Several major Jewish organizations expressed their outrage and put out statements condemning the platform.
On Friday, the Movement for Black Lives is convening a Black National Convention, where it’s going to unveil another policy platform. A 10-page summary of the 2020 platform obtained by the Jewish Telegraphic Agency contains no mention of Israel, Zionism, Palestinian rights or the movement to boycott Israel.
A representative of the Movement for Black Lives who spoke with JTA could not say for certain whether the full platform would include any mention of Israel.
But to hundreds of Jewish organizations across the country, that question doesn’t seem to matter as much as it used to. On Friday morning, a Jewish statement in support of Black Lives Matter appeared in a full-page New York Times ad, signed by more than 600 national and local Jewish groups and synagogues, including a major umbrella body and three of the four major Jewish religious movements.
“We speak with one voice when we say, unequivocally: Black Lives Matter,” said the statement, which was first published in June. “The Black Lives Matter movement is the current day Civil Rights movement in this country, and it is our best chance at equity and justice.”
The Movement for Black Lives is a coalition of organizations that aims to formulate policy and develop strategies to advance the goals of the Black Lives Matter movement. It is not representative of all of Black Lives Matter, which is a loose grassroots coalition, and does not speak for Black Lives Matter as a whole.
The list of signatories to the statement in The New York Times included several of the organizations that publicly criticized the 2016 platform, including the Reform and Conservative Jewish movements, the Anti-Defamation League and others.
“Right now the focus is really on the desire to eliminate systemic racism and find justice for all the members of our society, and it’s less on our own specific Jewish concerns,” said Rabbi Jacob Blumenthal, CEO of the United Synagogue of Conservative Judaism and the Conservative Rabbinical Assembly.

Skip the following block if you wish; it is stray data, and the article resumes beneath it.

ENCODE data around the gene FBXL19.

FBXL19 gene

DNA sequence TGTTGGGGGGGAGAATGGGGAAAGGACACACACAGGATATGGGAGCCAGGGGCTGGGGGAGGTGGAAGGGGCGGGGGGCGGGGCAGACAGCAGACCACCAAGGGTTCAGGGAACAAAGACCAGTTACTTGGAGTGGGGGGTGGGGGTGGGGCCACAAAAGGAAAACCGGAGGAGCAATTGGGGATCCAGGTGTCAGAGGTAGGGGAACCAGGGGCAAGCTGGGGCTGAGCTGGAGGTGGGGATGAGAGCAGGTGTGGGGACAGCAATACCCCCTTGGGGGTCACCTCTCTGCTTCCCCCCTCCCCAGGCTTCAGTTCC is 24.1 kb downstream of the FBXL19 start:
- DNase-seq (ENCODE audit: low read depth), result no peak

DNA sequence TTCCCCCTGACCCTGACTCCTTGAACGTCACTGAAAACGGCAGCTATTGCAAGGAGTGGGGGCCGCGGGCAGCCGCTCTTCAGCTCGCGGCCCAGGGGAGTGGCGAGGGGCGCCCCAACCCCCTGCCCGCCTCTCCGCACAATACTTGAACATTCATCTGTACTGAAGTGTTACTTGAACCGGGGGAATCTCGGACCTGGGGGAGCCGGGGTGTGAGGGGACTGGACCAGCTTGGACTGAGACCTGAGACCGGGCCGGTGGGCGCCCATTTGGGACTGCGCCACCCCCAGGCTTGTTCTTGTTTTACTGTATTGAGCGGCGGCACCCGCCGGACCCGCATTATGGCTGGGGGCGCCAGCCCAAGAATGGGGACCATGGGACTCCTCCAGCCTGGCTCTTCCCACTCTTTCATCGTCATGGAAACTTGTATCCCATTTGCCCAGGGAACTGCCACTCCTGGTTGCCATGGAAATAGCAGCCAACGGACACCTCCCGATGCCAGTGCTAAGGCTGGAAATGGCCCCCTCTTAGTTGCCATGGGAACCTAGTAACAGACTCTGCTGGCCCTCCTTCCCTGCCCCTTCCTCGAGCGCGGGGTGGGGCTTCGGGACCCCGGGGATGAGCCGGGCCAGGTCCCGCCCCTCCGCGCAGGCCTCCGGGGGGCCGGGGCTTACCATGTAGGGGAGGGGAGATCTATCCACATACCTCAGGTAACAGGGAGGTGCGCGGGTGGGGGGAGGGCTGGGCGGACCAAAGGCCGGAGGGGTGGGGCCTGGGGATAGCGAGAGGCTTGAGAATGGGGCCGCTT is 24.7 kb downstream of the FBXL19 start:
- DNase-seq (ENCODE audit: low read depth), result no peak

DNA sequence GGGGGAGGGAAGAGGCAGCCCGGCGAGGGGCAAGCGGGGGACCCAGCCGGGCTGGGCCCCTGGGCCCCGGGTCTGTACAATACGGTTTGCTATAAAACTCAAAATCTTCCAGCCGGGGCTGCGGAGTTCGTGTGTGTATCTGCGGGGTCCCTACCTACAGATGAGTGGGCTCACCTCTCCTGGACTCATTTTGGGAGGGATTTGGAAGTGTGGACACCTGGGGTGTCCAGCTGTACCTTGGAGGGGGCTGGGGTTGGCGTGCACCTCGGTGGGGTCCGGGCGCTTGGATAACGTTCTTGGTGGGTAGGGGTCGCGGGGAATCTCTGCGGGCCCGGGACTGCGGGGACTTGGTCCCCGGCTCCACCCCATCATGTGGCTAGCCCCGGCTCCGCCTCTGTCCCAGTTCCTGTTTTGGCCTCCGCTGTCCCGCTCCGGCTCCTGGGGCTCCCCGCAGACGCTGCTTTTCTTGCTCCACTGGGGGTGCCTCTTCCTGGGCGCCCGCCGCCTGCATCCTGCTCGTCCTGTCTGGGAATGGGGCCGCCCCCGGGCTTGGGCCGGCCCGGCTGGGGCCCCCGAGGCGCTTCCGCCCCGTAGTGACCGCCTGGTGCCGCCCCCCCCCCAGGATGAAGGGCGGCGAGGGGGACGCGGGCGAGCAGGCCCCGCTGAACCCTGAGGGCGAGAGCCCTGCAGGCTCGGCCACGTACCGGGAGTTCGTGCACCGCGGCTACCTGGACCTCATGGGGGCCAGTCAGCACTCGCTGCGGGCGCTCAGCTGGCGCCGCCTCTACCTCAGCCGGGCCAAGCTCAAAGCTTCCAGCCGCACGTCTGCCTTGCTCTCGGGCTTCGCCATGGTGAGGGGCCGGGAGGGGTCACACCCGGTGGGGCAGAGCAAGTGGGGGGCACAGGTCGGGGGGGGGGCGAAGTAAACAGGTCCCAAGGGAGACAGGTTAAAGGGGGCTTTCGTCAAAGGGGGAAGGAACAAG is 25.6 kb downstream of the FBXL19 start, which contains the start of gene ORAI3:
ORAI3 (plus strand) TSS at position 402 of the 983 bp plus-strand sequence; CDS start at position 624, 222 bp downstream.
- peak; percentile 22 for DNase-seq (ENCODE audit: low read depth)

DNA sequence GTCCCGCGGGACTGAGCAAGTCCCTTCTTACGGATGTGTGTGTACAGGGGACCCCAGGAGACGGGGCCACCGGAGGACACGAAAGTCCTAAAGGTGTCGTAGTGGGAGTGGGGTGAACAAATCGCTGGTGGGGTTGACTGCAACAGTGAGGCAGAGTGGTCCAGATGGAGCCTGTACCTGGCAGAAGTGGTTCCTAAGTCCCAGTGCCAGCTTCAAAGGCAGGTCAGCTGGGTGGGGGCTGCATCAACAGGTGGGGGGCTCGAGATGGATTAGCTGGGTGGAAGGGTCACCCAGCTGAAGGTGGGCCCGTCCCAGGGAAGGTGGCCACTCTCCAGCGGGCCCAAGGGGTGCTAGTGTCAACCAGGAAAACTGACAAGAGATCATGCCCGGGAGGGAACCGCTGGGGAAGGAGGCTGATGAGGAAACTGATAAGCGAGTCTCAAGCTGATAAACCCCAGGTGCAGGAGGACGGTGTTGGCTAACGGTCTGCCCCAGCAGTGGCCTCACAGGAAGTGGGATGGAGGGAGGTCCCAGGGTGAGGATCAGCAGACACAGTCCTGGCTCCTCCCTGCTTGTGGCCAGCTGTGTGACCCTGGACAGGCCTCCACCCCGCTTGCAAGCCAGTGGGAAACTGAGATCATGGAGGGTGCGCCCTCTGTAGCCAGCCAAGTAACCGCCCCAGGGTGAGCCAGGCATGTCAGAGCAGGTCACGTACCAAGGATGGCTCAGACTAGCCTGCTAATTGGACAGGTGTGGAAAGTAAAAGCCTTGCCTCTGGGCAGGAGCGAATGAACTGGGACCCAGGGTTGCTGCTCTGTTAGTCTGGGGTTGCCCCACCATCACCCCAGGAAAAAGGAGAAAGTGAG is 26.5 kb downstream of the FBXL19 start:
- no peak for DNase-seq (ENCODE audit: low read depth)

In 2016, the Rabbinical Assembly stated that it “appreciate[d] the emergence of the Black Lives Matter movement” but said “we were stunned and outraged by the erroneous and egregious claims of genocide and apartheid that it levels against Israel.”
But on Friday, Blumenthal said that if this year’s platform includes the criticisms of Israel, “we’ll be able to express our disapproval of that particular piece of their platform but that does not affect our desire to see change when it comes to systemic racism and justice for every person in our society.”
The 2016 Movement for Black Lives platform was primarily focused on domestic concerns but included several lines about Israel. “The US justifies and advances the global war on terror via its alliance with Israel and is complicit in the genocide taking place against the Palestinian people,” the platform said. It also referred to Israel as an apartheid state and called for the end of U.S. aid to Israel.
If the new platform does include harsh criticisms of Israel, it could lose the support of some American Jews, notwithstanding the New York Times ad. Expanding the platform to take aim at other countries accused of oppressing minority groups would address the criticism that Israel was being singled out, but it would further dilute the movement’s focus on domestic concerns of racial justice. And losing the language entirely could make Black Lives Matter vulnerable to criticism from pro-Palestinian activists who are often in coalition with anti-racist groups.
So far this year, the Movement for Black Lives has steered clear of discussion of Israel in 2020. A bill called the BREATHE Act put out by the movement focuses primarily on incarceration and policing. Policy papers already published as part of the movement’s 2020 platform do not mention Israel or related issues.
In the 10-page summary platform, Israel is likewise absent. A short section on demilitarization calls for reparations to nations harmed by U.S. military intervention but does not specify any foreign conflicts. It calls for divesting from the fossil fuel industry, school policing, immigration enforcement and surveillance, but not from Israel.